Technically, the USPS lists the requirements for applying for periodical rates the DMM (Domestic Mail Manual) in a section called “Periodicals Nonprofit, Classroom, and Science-of-Agriculture” (https://pe.usps.com/cpim/ftp/manuals/qsg300/q207a.pdf). For practical purposes (and normal people), we know that it helps to have a non-Postalspeak checklist for what you need:
1. Qualifying Purpose of your organization must be clear in the publication content: The content cannot veer from your organization’s purpose. You might not, for example, be able to have a “special issue” on a subject that could be seen as not being in line with your organizational prime directive.
2. You therefore have limited advertising. Advertising is acceptable, but your publication cannot be designed specifically for the purpose of selling or promoting products; consequently, there are limits to how much advertising content is possible. Disclosing the percentage of advertising content for each mailing will be an additional mailing requirement.
3. You must have a subscriber based publication. As far the USPS is concerned, the essential purpose of the periodical mailing class is “transmitting information to an established list of subscribers or requesters.”. Therefore, at least 50% of the recipients on your mailing list must be individuals (or individuals from organizations) who have requested or paid to receive your publication. Your record keeping here will therefore be an on-going requirement.
4. You must publish at least 4 times per year: Printing must be at regular intervals, minimally four times annually, with a stated main office location.
5. Additional Standards: There are specific standards for circulation, record keeping, and advertising restrictions, some of which were discussed above, but all of which are detailed in the DM-204. Another additional standard, for example, is that you must have “printed sheets” to qualify, for “Requester” periodicals, your publication must have at least 24 pages in number.
6. You fill out and file a PS Form 3500 [the Application for Periodicals Mailing Privileges].
Other Important USPS Periodicals Mailing Details:
Number of Records: There is no minimum quantity, number of records, required for a Periodical Class bulk mailing. Additionally, there are no volume requirements, either monthly, quarterly or annually, to avail these rates with your publication. Simply, you must just sending mailings at least on a periodic, quarterly basis.
Weight Requirements: If you are using the IMb (Intelligent Mail™ barcode), as we do for all mailings at Cornerstone, then each publication issue may not weigh more than 20 ounces. If unbarcoded, each issue may not weigh more than an incredible 70.4 ounces (over 4 lbs).
Size Requirements: Similar to flat-rate mailings, the longest side of the periodic publication cannot exceed 15 inches. The shortest side cannot be greater than 12 inches. For barcoded pieces, the maximum thickness is 3/4 of an inch. However, for nonbarcoded pieces, the maximum thickness is 1 ¼”.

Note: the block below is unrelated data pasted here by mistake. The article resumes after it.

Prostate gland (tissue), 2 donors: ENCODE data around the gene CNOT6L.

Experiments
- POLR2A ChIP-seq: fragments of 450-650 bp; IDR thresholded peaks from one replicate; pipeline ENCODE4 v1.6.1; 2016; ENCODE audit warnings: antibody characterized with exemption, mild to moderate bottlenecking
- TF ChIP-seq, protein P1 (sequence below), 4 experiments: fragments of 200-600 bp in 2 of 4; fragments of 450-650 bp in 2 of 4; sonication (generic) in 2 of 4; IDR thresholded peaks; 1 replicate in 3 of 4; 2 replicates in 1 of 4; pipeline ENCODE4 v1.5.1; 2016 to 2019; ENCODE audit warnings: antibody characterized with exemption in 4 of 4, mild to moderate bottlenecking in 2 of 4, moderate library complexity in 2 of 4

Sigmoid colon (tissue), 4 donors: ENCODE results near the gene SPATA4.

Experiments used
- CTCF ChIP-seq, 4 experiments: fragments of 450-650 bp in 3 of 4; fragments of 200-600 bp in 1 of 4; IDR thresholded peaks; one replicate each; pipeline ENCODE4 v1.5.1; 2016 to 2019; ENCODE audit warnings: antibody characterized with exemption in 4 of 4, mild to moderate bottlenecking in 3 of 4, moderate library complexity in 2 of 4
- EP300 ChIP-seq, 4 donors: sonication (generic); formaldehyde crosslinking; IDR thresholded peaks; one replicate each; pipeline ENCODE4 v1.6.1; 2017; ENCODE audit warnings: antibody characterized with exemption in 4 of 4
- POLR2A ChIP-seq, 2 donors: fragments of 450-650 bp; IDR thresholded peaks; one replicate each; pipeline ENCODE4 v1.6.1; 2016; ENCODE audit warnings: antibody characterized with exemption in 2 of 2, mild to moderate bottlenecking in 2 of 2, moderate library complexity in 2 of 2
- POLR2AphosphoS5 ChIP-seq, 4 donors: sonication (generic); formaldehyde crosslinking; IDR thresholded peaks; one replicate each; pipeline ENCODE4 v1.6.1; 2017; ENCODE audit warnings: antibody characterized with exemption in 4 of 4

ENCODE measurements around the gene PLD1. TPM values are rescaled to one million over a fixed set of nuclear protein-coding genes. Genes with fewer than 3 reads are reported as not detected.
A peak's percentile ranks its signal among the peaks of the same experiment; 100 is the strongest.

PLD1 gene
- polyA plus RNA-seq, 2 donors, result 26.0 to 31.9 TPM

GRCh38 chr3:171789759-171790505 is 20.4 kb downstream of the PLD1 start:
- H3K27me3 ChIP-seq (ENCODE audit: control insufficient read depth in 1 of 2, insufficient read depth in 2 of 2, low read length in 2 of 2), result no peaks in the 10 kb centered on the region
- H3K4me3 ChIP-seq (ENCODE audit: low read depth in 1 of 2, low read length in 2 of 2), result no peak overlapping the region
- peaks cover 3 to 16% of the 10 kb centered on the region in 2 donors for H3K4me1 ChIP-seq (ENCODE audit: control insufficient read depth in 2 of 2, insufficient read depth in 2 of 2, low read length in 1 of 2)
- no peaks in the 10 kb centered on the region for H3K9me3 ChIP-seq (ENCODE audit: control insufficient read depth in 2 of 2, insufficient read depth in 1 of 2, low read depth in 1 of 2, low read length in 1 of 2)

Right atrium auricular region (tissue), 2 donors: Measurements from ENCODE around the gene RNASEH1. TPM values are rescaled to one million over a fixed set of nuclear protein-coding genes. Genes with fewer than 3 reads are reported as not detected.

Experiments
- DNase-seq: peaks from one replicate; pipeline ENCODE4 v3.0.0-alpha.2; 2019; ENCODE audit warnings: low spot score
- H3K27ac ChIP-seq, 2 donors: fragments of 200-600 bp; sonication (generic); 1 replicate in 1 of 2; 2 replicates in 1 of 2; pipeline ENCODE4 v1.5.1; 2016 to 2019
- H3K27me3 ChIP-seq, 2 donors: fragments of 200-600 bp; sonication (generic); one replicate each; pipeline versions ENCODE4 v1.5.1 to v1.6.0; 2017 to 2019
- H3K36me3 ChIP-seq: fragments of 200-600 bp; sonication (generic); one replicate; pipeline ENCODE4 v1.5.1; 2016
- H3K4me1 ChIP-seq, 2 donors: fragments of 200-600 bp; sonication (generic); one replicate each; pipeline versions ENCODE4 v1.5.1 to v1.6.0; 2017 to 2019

Postage Payment: You must maintain an account with the USPS. Your application fee, in part, goes to setting up this account with the Postal Service. Since there is no pre-printed postal permit indicia, meter mark or stamps used, putting money on account is the only method for payment of each presented mailing.
Mailpiece Design & Identification: Your publication title must appear on the cover of the publication along with your organization name. On the inside of your publication, you might list the “brick and mortar” head office location along with contact information. Again, there’s no postal permit indicia printed on the outside of the issue. It’s easiest to look at other qualifying periodicals and simply mimic what you see. Of course, the USPS should review your intended design prior to printing.
What you should know:
Annual Filing Requirements of Either: (a) PS 3526, Statement of Ownership, Management, and Circulation (All Periodicals Publications Except Requester Publications) OR (b) PS 3526-R, Statement of Ownership, Management, and Circulation (Requester Publications Only).
Do you have a “Requester Publication”? Here’s a link to the USPS regarding a Customer Support Ruling (as of May 2015) which should help clarify the subject, and, which should help you determine which form to file: https://pe.usps.com/text/csr/ps-054.htm. Of course, the local USPS BMEU (Bulk Mail Entry Unit) should be of assistance as well.
Both the PS 3526 and the PS 3526-R must be filed with the postmaster by October 1 of each year. Typically the postmaster to whom you send this would be at the office of entry where you present your periodical mailings (e.g. the BMEU). The most current version of this document is July 2014. In 2012, to the relief of many publishers, (and perhaps in response to the acknowledgement of our internet-based era), the Postal Service™ allowed publishers to count (claim) electronic subscriptions towards total periodical counts assuming 50% or more of distributed print and electronic copies are actually paid subscriptions (technically reading “paid above a nominal price”). Total subscription levels may be calculated through the filing of a PS 3256 worksheet.